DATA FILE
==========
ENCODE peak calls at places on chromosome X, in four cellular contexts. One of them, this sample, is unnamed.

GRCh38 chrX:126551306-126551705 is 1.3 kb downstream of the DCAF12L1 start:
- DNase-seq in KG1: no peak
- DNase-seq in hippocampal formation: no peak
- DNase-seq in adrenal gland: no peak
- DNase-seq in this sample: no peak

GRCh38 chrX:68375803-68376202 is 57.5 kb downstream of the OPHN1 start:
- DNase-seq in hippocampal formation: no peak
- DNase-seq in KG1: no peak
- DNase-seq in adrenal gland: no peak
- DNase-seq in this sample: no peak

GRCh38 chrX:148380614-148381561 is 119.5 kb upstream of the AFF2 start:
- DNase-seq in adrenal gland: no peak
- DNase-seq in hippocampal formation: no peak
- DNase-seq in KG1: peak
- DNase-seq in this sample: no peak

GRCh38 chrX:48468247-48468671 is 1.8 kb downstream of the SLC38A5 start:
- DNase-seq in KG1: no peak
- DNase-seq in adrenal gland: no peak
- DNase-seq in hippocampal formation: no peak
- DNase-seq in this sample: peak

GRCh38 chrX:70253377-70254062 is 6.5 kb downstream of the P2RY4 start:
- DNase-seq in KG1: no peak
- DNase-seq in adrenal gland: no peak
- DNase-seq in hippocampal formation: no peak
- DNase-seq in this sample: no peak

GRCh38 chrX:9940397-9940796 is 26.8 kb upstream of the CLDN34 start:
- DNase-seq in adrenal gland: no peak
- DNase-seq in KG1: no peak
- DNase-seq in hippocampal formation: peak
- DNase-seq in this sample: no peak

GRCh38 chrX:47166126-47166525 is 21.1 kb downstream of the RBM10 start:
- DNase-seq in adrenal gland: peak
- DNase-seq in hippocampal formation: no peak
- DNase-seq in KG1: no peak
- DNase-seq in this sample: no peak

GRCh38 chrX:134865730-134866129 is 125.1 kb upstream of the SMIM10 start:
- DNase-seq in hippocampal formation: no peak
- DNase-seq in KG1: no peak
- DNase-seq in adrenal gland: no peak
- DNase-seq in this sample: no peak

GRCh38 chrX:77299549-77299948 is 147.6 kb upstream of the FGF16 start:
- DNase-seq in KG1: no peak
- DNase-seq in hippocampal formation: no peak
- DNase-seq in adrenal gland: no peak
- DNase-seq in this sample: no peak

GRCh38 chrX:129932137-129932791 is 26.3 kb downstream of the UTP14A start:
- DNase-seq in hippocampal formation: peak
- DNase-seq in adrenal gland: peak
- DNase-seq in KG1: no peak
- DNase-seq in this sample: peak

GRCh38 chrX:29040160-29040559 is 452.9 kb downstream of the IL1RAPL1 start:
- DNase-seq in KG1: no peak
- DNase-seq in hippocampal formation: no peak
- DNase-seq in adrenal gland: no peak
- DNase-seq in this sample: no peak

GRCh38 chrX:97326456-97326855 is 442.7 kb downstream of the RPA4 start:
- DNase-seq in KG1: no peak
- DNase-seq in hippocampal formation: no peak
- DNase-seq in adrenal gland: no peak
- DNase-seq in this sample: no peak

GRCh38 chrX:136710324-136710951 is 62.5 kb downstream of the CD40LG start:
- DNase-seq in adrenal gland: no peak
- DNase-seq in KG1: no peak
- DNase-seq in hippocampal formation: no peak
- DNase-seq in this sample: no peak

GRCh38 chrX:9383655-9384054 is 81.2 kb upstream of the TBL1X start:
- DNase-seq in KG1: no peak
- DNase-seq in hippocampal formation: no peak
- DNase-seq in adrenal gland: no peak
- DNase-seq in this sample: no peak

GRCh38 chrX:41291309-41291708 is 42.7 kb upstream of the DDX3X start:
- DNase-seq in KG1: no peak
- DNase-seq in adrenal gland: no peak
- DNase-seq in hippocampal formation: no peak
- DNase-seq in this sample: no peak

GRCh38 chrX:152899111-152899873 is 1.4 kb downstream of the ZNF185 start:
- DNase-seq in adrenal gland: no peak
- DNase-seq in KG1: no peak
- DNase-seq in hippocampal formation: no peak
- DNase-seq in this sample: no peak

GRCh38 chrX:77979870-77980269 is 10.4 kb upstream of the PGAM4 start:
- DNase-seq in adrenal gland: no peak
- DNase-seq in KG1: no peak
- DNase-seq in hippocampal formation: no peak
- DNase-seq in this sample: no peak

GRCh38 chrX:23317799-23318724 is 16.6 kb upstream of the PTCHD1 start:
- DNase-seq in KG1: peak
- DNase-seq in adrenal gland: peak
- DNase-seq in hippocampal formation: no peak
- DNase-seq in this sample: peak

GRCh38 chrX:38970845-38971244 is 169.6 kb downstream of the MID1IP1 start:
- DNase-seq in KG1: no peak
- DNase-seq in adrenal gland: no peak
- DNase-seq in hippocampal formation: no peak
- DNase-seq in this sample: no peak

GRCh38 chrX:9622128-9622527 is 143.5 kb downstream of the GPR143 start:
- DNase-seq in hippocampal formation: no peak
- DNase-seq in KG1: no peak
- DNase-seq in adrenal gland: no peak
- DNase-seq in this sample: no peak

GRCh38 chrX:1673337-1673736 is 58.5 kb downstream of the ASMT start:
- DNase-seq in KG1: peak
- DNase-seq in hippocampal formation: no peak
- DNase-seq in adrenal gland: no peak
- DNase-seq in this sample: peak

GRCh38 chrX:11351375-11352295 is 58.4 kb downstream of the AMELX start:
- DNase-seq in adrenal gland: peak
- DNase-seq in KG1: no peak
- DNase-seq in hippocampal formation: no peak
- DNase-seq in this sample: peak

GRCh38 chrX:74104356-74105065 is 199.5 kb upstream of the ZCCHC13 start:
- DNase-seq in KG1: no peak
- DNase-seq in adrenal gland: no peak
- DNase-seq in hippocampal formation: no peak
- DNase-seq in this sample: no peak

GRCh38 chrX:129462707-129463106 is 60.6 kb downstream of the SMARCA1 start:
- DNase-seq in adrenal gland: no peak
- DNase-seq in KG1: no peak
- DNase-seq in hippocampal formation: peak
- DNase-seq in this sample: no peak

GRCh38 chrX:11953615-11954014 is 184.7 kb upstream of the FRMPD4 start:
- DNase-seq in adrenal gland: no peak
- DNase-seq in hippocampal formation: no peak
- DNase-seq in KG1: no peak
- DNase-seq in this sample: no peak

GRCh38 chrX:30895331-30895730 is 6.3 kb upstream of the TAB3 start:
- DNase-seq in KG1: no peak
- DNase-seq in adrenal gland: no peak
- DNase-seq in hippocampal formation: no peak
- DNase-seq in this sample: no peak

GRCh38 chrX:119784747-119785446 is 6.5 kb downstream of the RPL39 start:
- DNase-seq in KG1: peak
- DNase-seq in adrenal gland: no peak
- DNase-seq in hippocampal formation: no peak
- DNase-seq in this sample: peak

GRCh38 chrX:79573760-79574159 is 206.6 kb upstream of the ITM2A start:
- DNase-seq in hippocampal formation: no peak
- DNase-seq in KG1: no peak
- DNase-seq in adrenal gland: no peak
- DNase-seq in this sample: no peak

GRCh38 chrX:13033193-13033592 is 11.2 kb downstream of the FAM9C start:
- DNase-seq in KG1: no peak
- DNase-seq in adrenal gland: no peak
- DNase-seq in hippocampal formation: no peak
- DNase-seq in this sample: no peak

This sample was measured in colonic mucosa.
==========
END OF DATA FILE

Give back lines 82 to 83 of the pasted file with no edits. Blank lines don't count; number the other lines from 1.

GRCh38 chrX:77979870-77980269 is 10.4 kb upstream of the PGAM4 start:
- DNase-seq in adrenal gland: no peak